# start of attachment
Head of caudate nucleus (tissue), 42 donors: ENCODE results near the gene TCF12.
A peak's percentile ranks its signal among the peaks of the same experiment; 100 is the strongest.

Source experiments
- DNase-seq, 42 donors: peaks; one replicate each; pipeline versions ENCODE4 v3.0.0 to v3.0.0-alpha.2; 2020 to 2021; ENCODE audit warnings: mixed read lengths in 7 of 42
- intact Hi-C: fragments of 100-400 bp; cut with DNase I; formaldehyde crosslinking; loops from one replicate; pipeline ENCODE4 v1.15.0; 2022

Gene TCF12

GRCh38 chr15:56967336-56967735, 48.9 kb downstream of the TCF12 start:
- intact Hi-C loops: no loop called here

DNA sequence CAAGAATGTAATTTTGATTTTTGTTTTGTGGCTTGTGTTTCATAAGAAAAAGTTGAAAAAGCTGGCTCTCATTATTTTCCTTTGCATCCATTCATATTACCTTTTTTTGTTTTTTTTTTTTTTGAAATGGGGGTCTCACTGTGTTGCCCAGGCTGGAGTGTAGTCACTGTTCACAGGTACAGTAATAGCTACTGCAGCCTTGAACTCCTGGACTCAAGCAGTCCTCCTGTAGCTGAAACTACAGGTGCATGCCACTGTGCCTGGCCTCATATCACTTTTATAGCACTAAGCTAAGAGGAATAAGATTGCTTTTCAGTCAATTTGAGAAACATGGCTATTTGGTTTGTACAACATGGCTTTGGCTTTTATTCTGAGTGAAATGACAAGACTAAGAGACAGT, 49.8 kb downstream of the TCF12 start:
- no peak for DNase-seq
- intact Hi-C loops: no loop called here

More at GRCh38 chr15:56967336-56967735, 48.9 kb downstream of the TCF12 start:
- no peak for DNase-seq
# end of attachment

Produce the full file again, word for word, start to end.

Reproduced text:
Head of caudate nucleus (tissue), 42 donors: ENCODE results near the gene TCF12.
A peak's percentile ranks its signal among the peaks of the same experiment; 100 is the strongest.

Source experiments
- DNase-seq, 42 donors: peaks; one replicate each; pipeline versions ENCODE4 v3.0.0 to v3.0.0-alpha.2; 2020 to 2021; ENCODE audit warnings: mixed read lengths in 7 of 42
- intact Hi-C: fragments of 100-400 bp; cut with DNase I; formaldehyde crosslinking; loops from one replicate; pipeline ENCODE4 v1.15.0; 2022

Gene TCF12

GRCh38 chr15:56967336-56967735, 48.9 kb downstream of the TCF12 start:
- intact Hi-C loops: no loop called here

DNA sequence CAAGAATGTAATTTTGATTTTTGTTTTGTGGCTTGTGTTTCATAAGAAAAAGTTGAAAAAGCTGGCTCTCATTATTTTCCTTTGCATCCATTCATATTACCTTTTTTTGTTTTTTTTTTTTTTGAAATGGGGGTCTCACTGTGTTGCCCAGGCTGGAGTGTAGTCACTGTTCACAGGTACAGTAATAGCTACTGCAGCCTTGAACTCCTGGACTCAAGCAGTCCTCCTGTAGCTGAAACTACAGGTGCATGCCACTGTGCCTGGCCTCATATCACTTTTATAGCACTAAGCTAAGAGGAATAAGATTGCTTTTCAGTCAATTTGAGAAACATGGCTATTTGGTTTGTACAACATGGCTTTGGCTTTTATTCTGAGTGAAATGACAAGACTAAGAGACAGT, 49.8 kb downstream of the TCF12 start:
- no peak for DNase-seq
- intact Hi-C loops: no loop called here

More at GRCh38 chr15:56967336-56967735, 48.9 kb downstream of the TCF12 start:
- no peak for DNase-seq